PostPosted: Wed Jul 25, 2012 2:29 pm 
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That's what makes a tabletop game much more interesting than an online one... there's the possibility of the sort of morality lesson that you might learn from reading a good novel. You ain't gonna get that on WoW, EQ, or whatever.

I'm completely stealing this idea too, btw. Guess mine maybe won't be random.

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2: Detect Invisible, Levitate (extremely difficult, d14), Mirror Image (20% chance to raise/lower luck by 1d3 points).
Equip: Ring of the Sand Djinn: +2 AC/saves, Invisibility for 1min/spellburn point, or unmake for great, unknown effect. Padded Armor, Longsword, Longbow, quiver w/20 steel-tipped arrows, 10 silver-tipped arrows, backpack, spellbook, quill and ink, sturdy parchment (10 sheets), 5 days rations, high leather boots, belt w/ belt pouch, gray robe, dark gray hooded cloak. Also carries 3 small mechanical toys: wind-up mouse, wooden puzzle cube, small jewelry box that plays a little tune.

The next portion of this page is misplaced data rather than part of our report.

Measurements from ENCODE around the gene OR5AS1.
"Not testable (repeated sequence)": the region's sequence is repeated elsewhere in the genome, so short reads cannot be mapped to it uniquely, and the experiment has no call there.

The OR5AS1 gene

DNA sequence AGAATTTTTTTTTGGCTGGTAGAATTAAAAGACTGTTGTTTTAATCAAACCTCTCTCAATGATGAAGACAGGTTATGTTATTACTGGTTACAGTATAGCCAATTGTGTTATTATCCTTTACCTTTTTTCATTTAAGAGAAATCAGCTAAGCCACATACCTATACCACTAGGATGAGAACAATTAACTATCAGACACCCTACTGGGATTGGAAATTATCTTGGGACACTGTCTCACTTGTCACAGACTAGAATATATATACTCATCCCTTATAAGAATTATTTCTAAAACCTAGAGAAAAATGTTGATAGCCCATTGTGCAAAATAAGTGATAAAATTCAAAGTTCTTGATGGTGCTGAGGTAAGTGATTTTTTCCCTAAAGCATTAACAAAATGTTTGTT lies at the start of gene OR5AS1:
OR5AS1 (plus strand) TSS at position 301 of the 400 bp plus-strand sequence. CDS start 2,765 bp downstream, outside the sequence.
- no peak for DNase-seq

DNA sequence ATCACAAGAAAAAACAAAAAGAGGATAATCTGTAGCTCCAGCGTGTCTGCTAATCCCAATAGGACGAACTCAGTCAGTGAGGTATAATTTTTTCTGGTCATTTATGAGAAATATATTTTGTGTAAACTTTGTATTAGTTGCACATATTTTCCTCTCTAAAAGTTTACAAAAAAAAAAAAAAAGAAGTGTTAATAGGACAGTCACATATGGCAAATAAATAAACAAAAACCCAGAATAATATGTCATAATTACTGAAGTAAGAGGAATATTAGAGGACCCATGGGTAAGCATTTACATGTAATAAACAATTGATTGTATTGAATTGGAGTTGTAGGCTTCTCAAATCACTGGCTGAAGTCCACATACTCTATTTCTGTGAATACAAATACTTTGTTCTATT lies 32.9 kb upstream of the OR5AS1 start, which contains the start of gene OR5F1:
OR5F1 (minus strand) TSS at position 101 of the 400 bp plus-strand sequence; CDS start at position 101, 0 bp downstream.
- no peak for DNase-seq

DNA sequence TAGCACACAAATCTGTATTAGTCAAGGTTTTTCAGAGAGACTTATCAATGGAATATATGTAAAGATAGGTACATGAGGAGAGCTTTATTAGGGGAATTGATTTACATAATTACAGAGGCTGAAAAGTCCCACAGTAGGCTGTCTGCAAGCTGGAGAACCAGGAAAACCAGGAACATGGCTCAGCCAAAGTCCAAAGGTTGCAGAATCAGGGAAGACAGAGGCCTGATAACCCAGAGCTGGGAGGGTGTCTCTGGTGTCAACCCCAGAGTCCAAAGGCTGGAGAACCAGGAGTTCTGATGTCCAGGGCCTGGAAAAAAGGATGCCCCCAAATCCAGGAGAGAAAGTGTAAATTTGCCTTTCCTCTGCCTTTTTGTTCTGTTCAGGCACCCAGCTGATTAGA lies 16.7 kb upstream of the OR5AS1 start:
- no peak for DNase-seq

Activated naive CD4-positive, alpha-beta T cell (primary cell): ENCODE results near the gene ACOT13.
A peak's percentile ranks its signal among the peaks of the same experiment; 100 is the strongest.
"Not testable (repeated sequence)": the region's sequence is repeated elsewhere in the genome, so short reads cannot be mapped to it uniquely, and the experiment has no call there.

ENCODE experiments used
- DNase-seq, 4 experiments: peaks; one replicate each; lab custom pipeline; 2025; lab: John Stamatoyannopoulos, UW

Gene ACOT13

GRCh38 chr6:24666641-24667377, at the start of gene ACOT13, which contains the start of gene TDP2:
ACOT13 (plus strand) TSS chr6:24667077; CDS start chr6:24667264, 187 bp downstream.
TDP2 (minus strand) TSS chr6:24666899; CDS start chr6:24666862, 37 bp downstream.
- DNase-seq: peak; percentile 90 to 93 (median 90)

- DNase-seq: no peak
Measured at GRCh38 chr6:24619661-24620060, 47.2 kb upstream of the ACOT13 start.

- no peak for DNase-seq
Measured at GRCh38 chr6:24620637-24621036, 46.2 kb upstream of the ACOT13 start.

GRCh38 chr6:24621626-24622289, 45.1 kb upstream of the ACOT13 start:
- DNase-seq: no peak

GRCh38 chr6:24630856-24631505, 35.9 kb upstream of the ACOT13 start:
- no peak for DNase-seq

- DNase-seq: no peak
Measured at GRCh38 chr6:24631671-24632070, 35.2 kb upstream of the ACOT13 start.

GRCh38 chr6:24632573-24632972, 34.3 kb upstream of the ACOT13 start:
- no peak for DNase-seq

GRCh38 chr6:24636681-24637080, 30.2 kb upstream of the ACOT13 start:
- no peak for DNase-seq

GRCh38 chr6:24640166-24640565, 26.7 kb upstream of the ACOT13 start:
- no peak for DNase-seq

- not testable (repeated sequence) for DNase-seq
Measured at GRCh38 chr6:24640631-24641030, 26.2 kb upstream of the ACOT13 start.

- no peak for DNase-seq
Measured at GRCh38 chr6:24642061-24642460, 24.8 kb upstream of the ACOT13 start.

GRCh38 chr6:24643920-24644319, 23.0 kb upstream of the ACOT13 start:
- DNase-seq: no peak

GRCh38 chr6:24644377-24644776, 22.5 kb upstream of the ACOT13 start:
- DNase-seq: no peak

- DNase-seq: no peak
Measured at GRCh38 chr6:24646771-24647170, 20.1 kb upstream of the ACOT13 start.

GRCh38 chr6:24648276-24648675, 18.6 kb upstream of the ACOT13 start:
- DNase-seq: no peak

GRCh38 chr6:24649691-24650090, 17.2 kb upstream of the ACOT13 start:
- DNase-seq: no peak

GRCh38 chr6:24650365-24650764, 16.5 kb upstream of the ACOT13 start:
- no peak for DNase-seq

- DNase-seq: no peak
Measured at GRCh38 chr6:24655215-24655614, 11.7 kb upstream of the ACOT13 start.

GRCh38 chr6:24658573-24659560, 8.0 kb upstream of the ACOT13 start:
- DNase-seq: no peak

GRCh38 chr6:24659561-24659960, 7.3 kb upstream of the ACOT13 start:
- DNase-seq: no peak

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 Post subject: Re: Wandering monsters
PostPosted: Wed Jul 25, 2012 3:50 pm 
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With wilderness settings, I do "planned random encounters." These are detailed encounters that I apply randomly -- either dice roll or pick one -- that may or may not be related to the party's overall goal, and may or may not lead to some other set piece in the world (dungeon, ruin, town, etc). I use these in conjunction with straight random encounters (predators, monsters, random animals, etc). In a wilderness setting, for some reason, random encounters feel more appropriate.